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Donald Trump Attempts to Save One of His Most Loyal Allies

Newsweek 2023-01-24 Katherine Fung
Left: Former Trump White House trade adviser Peter Navarro arrives at a district court for a motion hearing on August 31, 2022 in Washington, DC. Right: Former President Donald Trump on the South Lawn of the White House October 26, 2020 in Washington, DC. © Alex Wong/Tasos Katopodis/Getty Images Left: Former Trump White House trade adviser Peter Navarro arrives at a district court for a motion hearing on August 31, 2022 in Washington, DC. Right: Former President Donald Trump on the South Lawn of the White House October 26, 2020 in Washington, DC.

Former President Donald Trump is making a last-ditch effort to save one of his closest associates from being prosecuted for refusing to comply with a subpoena issued by the House committee investigating the January 6 Capitol riot.

On Monday, Trump lawyer Evan Corcoran filed a letter in federal court claiming that the former president did assert executive privilege over the subpoena issued more than a year ago to former White House adviser Peter Navarro. It comes less than a week before Navarro is to go to trial for contempt of Congress.

Addressed to Navarro, Corcoran contends that the information sought by the subpoena from the House panel includes discussions that the former official had with Trump about "trade and manufacturing policy and a wide variety of other subjects, including topics that are important to the security of this country."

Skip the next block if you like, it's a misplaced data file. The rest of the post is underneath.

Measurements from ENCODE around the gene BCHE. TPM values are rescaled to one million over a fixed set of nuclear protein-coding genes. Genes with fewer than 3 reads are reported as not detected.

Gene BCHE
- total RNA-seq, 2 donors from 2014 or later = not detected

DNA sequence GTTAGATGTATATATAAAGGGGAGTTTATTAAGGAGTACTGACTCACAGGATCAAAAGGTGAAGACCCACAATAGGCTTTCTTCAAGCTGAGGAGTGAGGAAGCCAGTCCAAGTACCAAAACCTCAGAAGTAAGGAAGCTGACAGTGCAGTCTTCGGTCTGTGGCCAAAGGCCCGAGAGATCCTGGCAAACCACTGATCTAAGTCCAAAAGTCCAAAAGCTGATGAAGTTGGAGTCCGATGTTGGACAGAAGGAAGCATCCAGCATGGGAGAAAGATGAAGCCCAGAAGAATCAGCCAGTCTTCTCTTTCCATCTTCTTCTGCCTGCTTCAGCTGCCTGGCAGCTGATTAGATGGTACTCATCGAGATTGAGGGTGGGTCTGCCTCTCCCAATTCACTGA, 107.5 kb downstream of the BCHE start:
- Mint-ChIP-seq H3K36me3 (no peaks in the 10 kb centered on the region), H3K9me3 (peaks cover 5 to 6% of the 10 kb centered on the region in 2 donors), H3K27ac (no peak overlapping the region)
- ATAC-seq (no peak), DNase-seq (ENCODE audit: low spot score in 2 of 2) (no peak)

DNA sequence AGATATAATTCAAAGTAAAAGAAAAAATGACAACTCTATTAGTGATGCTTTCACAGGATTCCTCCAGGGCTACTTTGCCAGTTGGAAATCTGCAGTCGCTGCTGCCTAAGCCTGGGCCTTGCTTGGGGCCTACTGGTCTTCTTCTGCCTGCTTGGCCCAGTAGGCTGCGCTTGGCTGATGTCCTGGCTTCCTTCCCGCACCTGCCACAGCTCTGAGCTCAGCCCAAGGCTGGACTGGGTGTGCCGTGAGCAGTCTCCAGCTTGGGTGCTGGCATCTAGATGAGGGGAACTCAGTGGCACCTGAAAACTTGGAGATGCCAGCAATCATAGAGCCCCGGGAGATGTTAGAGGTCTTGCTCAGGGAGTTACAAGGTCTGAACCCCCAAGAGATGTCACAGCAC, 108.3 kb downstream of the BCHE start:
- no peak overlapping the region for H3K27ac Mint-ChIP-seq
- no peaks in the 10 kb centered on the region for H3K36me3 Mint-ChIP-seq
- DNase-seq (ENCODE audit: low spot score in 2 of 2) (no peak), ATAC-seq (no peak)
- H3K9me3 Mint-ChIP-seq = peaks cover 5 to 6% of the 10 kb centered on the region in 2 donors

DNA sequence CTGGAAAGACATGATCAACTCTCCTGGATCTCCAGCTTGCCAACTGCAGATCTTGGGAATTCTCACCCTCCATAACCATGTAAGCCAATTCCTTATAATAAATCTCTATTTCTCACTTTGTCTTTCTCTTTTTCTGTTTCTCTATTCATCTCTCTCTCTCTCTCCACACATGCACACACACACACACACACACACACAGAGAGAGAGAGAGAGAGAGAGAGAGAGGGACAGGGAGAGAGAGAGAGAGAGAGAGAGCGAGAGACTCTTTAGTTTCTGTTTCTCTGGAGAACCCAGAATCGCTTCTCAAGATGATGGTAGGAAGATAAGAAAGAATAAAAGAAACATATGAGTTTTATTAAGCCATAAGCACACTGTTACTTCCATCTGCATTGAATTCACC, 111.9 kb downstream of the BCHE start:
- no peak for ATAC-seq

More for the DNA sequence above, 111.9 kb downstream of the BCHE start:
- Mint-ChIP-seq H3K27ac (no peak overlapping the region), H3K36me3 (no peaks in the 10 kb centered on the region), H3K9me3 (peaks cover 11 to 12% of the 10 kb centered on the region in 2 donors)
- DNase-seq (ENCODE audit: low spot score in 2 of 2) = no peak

"President Trump considers the conversations and correspondence you had with him, like those he had with his other senior aides, to be protected against disclosure by executive privilege," Corcoran wrote, adding that Navarro had "an obligation to assert executive privilege on [Trump's] behalf."

Last week, U.S. District Judge Amit Mehta refused to dismiss the criminal charges against Navarro, ruling that the former adviser failed to provide sufficient evidence to support the claim that Trump had asserted privilege over the information being sought by the House panel, and cleared the way for trial.

"[Navarro] has offered neither a sworn affidavit nor testimony from him or the former President. His contention rests only on his counsel's representations, which are not evidence," Mehta wrote on January 19. "Without actual proof, the court cannot find that there was a formal invocation of privilege by the former President."

However, it's unlikely that Trump's last-minute Tuesday letter will be enough to sway Mehta. Not only does the letter fail to mention Navarro's assertion that Trump had told him to assert executive privilege during a private conversation, but a similar letter written in Steve Bannon's defense also failed to thwart a trial.

Navarro's trial will be the second such prosecution that federal investigators have brought—the first being against Bannon, who was convicted by a jury and is now appealing the case.

Trump also wrote such a letter to Bannon back in July, also days before the longtime ally's trial began. But Bannon's argument, which cited the letter from Trump, was dismissed by U.S. District Court Judge Carl Nichols, who said legal precedent doesn't allow for witnesses to evade congressional subpoenas through executive privilege.

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